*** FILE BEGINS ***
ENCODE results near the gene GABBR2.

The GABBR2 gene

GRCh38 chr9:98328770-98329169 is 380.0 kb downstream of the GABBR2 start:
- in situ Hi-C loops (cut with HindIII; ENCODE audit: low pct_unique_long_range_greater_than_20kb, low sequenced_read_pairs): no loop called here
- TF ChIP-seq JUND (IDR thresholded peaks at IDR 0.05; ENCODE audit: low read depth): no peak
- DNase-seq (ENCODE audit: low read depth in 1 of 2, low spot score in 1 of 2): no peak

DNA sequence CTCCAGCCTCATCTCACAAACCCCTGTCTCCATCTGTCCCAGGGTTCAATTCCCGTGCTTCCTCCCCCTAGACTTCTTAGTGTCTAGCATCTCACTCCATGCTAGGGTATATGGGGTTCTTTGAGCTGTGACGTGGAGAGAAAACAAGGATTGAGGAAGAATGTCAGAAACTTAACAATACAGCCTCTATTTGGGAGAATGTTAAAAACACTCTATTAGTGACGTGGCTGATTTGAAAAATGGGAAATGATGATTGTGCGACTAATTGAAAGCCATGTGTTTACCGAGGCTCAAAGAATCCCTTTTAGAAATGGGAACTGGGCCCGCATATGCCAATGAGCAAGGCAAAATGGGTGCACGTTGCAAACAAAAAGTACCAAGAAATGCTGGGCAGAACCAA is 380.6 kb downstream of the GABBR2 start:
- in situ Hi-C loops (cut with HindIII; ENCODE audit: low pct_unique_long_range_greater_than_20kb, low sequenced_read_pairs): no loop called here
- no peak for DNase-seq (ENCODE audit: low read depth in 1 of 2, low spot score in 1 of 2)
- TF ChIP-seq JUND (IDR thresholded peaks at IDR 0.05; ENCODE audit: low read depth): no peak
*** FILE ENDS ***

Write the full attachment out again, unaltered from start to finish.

ENCODE results near the gene GABBR2.

The GABBR2 gene

GRCh38 chr9:98328770-98329169 is 380.0 kb downstream of the GABBR2 start:
- in situ Hi-C loops (cut with HindIII; ENCODE audit: low pct_unique_long_range_greater_than_20kb, low sequenced_read_pairs): no loop called here
- TF ChIP-seq JUND (IDR thresholded peaks at IDR 0.05; ENCODE audit: low read depth): no peak
- DNase-seq (ENCODE audit: low read depth in 1 of 2, low spot score in 1 of 2): no peak

DNA sequence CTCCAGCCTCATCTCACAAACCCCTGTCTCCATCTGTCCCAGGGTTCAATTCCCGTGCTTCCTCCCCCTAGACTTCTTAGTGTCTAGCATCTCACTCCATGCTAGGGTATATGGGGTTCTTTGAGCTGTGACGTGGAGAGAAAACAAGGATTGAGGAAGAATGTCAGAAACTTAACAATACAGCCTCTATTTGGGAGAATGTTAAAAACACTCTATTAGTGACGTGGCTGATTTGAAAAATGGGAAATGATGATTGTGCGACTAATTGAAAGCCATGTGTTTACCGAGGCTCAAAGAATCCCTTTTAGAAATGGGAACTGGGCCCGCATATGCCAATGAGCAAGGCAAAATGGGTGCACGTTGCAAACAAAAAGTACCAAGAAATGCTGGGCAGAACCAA is 380.6 kb downstream of the GABBR2 start:
- in situ Hi-C loops (cut with HindIII; ENCODE audit: low pct_unique_long_range_greater_than_20kb, low sequenced_read_pairs): no loop called here
- no peak for DNase-seq (ENCODE audit: low read depth in 1 of 2, low spot score in 1 of 2)
- TF ChIP-seq JUND (IDR thresholded peaks at IDR 0.05; ENCODE audit: low read depth): no peak